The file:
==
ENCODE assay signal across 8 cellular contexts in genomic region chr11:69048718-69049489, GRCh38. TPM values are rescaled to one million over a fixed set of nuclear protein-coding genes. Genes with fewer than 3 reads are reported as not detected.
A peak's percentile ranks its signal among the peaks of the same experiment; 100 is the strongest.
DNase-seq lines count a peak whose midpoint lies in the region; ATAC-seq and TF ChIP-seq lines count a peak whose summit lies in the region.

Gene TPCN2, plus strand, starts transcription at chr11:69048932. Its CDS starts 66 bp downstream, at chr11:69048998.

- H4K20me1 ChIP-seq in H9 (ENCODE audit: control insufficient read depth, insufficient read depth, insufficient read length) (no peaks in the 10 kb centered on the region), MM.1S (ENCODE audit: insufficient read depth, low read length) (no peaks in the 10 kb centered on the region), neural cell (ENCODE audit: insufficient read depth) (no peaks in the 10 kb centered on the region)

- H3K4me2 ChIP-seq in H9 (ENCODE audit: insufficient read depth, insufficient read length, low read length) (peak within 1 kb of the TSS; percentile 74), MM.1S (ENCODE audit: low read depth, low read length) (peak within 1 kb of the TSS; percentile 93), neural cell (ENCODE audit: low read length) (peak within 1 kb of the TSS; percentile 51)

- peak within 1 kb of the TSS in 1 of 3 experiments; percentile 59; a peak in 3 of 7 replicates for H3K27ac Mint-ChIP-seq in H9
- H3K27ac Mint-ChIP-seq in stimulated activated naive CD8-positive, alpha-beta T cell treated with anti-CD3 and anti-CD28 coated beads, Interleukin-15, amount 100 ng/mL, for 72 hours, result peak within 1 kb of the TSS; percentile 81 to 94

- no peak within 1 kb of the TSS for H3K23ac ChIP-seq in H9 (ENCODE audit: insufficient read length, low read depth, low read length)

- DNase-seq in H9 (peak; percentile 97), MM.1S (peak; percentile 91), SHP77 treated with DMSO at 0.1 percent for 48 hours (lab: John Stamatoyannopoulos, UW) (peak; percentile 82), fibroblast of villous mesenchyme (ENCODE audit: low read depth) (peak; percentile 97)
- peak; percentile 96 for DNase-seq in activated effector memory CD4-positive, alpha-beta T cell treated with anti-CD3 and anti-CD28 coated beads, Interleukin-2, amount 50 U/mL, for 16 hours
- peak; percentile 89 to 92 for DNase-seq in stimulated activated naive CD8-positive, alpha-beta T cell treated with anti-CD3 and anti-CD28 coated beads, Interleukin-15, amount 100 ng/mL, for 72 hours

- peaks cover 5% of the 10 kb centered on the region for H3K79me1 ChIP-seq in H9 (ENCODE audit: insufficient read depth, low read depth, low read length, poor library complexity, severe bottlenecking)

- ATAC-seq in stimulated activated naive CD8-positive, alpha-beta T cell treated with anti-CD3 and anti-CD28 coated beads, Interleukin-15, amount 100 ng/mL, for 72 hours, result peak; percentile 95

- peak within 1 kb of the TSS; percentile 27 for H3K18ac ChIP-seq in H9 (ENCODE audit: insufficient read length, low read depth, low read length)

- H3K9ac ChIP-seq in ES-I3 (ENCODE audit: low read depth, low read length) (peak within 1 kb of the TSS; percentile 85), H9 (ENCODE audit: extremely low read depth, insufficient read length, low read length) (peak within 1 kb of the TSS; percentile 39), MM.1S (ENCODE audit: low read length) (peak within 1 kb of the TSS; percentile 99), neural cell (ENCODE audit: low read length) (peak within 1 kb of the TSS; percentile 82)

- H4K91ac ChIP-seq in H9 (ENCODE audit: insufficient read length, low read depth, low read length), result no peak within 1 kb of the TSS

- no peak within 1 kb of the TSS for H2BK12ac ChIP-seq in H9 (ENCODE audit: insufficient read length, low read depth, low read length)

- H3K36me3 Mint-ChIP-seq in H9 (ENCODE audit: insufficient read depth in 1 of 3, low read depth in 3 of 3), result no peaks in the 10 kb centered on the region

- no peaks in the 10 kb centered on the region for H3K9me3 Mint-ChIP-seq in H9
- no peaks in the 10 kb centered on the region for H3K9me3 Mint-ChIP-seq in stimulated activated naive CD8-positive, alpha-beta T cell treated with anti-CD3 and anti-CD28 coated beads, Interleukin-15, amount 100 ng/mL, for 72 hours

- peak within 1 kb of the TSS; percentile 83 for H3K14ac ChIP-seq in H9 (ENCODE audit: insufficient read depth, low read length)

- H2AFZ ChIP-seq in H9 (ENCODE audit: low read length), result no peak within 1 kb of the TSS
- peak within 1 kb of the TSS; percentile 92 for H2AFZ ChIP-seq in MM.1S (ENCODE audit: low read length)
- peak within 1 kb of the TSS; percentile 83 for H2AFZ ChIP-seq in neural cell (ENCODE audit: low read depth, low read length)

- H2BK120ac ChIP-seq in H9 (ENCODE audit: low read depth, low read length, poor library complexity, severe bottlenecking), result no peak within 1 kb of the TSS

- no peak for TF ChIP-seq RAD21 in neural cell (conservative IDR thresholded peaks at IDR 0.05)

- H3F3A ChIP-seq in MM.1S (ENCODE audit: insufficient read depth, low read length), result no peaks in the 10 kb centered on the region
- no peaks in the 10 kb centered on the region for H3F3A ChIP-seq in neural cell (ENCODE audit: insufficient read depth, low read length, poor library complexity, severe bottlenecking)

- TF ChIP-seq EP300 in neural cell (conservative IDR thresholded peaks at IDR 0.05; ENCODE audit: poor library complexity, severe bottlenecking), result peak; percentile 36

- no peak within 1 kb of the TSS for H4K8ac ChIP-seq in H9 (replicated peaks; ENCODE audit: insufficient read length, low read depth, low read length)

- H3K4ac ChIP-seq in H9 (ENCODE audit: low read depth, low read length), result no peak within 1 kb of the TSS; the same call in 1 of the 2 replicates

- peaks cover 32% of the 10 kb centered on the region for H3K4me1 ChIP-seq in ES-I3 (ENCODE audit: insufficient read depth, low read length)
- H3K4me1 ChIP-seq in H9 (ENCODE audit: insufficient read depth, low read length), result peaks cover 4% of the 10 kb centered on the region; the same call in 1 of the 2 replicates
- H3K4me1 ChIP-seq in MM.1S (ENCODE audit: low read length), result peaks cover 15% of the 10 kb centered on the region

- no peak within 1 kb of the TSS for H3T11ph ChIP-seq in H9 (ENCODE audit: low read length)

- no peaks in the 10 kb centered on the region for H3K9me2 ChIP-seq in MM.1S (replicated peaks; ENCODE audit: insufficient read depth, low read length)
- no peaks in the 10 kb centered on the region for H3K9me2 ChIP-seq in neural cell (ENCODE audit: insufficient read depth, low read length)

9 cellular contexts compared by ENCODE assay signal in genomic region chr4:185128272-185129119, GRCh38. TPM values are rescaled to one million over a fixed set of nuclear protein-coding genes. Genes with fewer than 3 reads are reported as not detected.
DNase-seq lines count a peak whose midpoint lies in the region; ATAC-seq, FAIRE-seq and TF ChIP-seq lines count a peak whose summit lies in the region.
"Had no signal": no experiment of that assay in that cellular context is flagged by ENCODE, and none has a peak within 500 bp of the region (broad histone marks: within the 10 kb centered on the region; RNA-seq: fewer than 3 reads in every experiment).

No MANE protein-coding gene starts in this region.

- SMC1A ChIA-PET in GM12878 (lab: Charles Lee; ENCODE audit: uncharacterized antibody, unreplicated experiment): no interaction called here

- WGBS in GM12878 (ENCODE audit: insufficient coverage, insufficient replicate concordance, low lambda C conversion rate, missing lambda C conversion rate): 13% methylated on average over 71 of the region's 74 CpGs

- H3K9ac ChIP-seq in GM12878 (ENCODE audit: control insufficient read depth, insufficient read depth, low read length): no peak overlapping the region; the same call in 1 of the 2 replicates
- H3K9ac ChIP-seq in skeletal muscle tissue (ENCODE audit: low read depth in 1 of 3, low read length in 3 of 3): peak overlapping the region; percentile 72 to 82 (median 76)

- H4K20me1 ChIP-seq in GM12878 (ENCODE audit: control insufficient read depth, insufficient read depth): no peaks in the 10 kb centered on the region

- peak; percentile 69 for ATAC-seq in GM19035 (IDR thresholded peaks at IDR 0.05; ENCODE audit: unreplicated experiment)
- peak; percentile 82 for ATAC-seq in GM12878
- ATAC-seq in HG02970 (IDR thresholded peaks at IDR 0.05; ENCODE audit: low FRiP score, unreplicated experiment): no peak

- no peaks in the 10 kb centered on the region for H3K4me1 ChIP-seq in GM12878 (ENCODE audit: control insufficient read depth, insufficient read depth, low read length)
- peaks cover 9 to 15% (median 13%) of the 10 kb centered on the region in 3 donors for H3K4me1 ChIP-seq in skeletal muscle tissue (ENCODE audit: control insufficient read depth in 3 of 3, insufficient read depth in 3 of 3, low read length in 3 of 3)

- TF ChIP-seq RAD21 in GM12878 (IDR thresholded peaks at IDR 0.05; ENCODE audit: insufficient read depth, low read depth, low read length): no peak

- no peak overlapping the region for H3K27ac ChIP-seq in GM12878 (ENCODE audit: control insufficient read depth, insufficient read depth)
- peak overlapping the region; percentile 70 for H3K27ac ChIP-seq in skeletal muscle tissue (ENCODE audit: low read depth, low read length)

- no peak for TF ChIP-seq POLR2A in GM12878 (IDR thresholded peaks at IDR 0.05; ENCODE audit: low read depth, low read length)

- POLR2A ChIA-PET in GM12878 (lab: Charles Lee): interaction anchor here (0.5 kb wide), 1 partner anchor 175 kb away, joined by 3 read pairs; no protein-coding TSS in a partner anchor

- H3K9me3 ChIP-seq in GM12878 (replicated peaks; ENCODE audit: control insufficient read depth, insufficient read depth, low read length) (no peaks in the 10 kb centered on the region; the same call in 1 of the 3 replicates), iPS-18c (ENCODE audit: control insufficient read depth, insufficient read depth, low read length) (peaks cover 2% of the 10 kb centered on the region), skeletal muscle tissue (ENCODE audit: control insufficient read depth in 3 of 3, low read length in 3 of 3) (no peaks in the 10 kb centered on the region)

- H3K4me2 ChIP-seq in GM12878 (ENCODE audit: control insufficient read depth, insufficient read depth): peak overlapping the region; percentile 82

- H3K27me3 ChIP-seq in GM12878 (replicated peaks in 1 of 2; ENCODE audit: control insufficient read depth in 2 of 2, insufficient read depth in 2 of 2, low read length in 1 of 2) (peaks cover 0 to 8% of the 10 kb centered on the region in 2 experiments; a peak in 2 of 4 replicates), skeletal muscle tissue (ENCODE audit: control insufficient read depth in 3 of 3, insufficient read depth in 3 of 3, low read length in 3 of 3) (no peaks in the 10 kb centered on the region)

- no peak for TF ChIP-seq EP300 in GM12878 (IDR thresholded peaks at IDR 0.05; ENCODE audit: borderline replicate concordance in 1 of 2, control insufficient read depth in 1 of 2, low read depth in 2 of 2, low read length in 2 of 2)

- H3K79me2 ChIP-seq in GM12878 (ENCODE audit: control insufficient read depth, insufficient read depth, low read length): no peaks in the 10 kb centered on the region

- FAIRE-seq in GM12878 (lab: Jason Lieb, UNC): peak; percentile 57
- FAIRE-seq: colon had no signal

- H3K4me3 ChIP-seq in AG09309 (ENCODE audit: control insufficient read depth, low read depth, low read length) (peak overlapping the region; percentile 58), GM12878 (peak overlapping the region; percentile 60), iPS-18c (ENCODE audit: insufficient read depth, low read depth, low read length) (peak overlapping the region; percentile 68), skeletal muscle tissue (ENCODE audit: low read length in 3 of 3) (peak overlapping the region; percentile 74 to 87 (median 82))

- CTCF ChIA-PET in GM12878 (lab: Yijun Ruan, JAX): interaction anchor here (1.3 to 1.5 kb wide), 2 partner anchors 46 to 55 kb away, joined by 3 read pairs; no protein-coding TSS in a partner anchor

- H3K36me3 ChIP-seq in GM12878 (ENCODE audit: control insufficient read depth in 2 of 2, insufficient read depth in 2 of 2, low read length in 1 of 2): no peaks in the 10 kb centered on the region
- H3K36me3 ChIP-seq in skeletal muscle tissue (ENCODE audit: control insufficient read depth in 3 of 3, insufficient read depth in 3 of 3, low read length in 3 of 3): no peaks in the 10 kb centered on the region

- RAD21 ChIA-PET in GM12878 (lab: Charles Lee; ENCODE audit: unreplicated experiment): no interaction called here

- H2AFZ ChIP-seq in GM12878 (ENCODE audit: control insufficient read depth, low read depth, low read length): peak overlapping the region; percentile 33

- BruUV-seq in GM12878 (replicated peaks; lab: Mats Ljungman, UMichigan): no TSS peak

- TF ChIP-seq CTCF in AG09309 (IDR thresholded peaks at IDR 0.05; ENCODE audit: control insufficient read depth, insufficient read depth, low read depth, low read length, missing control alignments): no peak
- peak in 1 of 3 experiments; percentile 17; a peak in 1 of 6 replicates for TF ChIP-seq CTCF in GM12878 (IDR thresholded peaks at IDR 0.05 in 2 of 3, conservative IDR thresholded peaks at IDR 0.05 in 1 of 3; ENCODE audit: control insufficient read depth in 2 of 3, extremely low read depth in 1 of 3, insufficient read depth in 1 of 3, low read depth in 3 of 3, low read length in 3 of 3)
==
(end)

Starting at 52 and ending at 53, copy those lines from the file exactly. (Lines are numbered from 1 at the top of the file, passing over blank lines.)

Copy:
- peaks cover 9 to 15% (median 13%) of the 10 kb centered on the region in 3 donors for H3K4me1 ChIP-seq in skeletal muscle tissue (ENCODE audit: control insufficient read depth in 3 of 3, insufficient read depth in 3 of 3, low read length in 3 of 3)

- TF ChIP-seq RAD21 in GM12878 (IDR thresholded peaks at IDR 0.05; ENCODE audit: insufficient read depth, low read depth, low read length): no peak